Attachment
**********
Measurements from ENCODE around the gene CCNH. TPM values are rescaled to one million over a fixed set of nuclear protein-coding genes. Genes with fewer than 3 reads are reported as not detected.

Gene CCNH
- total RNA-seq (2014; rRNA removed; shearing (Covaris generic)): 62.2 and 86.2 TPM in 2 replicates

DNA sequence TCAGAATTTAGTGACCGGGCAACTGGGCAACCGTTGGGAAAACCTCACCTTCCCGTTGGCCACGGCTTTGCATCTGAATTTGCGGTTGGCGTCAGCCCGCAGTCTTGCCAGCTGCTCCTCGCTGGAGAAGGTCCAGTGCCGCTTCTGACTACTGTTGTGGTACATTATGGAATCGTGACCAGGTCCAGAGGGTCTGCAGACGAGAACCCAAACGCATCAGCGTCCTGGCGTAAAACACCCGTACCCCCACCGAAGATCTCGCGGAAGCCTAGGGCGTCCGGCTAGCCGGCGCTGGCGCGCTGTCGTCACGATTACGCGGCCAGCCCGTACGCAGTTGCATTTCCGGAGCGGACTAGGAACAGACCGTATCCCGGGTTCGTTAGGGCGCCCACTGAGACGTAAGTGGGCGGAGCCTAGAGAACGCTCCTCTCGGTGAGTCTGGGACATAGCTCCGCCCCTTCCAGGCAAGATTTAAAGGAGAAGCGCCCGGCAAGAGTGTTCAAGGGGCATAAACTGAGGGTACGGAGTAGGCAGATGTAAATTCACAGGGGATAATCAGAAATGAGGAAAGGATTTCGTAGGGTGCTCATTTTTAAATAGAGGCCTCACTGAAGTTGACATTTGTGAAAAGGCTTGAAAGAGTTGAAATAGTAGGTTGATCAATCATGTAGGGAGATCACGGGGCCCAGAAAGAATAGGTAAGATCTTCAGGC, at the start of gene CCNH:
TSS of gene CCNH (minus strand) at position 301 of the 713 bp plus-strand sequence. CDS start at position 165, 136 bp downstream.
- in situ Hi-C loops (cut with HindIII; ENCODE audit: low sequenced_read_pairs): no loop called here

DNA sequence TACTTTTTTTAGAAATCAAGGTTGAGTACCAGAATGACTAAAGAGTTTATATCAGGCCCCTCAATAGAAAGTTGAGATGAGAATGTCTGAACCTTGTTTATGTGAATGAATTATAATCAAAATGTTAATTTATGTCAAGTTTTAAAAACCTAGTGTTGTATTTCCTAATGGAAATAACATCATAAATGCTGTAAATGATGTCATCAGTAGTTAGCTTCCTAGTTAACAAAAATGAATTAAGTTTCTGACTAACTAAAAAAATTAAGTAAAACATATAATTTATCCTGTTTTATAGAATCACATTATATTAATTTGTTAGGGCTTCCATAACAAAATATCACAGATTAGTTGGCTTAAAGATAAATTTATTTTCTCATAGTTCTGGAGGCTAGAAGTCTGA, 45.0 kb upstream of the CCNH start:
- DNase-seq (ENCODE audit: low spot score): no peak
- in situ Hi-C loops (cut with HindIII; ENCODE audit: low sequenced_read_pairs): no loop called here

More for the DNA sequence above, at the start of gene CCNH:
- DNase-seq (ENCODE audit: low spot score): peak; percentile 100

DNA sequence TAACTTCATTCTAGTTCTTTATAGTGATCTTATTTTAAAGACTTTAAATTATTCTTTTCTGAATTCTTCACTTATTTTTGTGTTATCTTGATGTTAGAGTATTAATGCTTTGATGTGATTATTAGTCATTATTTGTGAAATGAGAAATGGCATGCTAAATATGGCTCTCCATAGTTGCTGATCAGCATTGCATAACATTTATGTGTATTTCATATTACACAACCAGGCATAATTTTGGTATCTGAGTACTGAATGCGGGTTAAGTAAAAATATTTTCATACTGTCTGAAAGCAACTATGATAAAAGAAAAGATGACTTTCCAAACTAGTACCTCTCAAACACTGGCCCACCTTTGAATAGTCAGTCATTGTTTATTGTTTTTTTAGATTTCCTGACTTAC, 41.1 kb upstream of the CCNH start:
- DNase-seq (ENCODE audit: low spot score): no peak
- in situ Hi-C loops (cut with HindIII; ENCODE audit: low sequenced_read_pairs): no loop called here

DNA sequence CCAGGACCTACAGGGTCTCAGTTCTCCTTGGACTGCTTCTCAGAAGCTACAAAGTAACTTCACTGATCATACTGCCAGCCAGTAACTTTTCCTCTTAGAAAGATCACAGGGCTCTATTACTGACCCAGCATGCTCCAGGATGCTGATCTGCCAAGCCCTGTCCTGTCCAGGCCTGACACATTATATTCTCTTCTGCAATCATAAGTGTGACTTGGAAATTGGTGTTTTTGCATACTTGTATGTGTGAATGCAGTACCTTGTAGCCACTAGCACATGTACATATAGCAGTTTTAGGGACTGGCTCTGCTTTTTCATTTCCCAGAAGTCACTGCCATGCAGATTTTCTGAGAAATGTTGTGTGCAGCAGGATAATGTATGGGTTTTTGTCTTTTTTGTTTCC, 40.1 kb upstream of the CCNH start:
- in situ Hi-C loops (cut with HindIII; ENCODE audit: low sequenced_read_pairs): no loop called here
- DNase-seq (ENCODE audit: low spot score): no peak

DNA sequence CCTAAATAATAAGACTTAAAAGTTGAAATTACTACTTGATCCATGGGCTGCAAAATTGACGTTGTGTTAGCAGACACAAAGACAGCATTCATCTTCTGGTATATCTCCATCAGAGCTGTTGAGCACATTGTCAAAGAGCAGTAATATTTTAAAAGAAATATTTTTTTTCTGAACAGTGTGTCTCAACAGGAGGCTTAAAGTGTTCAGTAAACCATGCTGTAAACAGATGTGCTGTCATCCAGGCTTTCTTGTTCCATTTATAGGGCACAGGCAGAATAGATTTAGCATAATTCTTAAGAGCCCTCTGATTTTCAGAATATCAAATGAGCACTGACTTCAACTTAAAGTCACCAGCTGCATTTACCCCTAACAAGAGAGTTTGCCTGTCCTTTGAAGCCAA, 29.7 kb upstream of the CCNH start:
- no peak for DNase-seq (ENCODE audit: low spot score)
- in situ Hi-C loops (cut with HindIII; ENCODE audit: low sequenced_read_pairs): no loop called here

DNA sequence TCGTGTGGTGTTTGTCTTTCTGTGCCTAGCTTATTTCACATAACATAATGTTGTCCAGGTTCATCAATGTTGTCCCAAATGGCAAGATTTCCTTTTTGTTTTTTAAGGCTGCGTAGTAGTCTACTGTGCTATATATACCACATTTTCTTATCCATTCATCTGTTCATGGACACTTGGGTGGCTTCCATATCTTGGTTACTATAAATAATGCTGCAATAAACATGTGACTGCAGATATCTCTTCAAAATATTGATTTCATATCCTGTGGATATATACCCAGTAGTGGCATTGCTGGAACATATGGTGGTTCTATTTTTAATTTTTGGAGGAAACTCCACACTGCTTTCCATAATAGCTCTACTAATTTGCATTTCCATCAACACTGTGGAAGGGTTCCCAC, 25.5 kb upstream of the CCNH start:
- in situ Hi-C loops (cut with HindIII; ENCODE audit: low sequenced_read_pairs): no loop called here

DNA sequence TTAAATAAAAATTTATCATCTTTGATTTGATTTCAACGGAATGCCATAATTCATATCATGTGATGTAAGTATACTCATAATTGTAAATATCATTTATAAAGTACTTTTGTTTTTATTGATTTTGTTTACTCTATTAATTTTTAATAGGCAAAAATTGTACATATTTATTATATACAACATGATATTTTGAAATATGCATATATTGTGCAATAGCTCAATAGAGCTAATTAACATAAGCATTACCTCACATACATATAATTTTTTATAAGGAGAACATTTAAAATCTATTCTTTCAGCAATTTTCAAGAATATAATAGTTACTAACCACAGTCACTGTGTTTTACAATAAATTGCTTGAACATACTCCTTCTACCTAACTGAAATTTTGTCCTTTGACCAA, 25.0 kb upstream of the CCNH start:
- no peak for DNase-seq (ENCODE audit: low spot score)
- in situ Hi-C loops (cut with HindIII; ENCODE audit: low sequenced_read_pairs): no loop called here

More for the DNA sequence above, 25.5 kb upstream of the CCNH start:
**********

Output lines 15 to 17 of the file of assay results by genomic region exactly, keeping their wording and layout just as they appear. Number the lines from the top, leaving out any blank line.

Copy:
DNA sequence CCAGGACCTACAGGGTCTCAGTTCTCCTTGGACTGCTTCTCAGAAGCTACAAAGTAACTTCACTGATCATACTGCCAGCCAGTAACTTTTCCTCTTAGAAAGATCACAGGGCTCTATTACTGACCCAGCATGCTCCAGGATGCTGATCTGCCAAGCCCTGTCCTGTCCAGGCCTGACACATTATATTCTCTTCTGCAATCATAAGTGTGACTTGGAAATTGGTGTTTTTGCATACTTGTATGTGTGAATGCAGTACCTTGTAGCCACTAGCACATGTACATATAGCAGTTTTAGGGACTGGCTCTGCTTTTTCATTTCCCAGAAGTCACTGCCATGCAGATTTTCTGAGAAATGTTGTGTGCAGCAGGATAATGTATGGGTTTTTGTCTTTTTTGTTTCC, 40.1 kb upstream of the CCNH start:
- in situ Hi-C loops (cut with HindIII; ENCODE audit: low sequenced_read_pairs): no loop called here
- DNase-seq (ENCODE audit: low spot score): no peak